Alongside these issues, the business of air travel is changing as well. An evolving aircraft fleet mix, satellite-based air traffic control systems, and innovations in biometric and self-service technology are changing airport infrastructure needs, passenger flow, and baggage processing. New revenue models are greatly diminishing the importance of aeronautical revenue, derived from airline tenants, displaced by other sources such as retail, customized passenger services, and mobile advertising to take up the slack in an “end-to-end” passenger experience.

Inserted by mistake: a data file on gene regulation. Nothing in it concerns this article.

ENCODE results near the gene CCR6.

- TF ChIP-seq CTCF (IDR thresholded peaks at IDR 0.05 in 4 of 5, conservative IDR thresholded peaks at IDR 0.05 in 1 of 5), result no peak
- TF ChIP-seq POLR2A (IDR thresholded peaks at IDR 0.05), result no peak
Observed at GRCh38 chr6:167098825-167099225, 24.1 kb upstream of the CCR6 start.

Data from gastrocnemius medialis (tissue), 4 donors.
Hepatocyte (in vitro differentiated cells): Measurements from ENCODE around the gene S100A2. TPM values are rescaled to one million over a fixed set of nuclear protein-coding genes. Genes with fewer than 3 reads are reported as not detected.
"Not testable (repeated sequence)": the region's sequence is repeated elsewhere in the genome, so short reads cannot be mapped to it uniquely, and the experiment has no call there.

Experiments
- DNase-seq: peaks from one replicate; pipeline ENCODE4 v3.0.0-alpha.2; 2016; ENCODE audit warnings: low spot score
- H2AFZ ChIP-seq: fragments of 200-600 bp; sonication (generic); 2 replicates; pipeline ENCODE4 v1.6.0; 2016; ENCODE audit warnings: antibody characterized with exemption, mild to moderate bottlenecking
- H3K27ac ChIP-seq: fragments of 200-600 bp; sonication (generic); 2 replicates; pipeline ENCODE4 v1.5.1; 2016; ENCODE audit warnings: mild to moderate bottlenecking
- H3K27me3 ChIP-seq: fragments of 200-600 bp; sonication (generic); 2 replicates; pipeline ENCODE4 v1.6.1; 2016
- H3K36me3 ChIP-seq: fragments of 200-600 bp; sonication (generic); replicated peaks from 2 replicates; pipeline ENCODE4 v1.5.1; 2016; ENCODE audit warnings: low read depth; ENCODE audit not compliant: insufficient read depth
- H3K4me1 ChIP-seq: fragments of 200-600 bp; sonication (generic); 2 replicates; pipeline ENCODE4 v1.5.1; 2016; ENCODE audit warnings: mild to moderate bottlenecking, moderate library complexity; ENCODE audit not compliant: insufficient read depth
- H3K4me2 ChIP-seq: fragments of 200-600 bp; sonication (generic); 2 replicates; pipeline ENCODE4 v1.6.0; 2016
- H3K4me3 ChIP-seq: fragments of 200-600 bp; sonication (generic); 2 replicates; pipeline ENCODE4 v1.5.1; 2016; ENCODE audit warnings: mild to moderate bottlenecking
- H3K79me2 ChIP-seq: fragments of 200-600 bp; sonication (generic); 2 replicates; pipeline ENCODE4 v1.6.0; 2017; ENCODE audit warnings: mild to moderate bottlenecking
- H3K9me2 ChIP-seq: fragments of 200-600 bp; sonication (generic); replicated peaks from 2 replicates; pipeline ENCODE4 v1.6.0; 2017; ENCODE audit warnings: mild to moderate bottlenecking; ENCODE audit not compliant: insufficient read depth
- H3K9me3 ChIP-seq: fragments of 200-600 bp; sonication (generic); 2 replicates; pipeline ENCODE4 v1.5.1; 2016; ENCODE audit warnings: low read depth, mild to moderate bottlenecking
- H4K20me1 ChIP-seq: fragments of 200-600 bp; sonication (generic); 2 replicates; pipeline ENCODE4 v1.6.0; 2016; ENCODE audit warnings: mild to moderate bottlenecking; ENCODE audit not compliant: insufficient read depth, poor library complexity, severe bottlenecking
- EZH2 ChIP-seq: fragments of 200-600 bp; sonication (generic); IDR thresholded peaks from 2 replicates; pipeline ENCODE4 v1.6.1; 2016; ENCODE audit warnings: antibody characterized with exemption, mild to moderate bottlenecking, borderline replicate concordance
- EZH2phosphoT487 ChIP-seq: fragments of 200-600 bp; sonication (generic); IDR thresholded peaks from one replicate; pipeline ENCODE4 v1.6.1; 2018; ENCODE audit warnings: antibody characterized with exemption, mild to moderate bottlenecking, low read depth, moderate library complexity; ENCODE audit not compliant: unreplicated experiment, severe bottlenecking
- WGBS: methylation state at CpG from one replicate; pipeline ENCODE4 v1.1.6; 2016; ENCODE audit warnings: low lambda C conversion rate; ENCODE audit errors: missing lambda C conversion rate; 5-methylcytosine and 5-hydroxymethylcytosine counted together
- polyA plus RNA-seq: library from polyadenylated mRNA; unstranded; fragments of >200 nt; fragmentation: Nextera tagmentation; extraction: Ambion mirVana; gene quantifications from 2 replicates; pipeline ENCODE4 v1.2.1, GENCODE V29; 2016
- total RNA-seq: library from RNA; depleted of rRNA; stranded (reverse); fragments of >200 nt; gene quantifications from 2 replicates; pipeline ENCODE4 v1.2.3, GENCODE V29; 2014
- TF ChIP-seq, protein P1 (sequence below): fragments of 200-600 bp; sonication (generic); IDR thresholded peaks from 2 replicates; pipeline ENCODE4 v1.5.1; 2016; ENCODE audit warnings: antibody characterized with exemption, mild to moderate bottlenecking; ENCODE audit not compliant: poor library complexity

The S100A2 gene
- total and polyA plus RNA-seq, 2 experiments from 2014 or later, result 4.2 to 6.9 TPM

The present-day airport is about waiting. Wait to park. Wait to check-in. Wait to be screened. Wait to board. The near-future airport will be about moving. Passengers will experience a personalized journey through the airport, with increasingly seamless transitions and blurred lines between terminal spaces as security becomes “invisible” and services become tech-enabled and individualized. This shift will be realized through secure near field communications technology, allowing passengers to use an NFC-enabled phone as a boarding pass to automatically open security, airline lounge, and boarding gates. This shift has already begun—“self” bag tagging and “self” boarding have been implemented in 115 instances around the world according to the lATA [International Air Transport Association].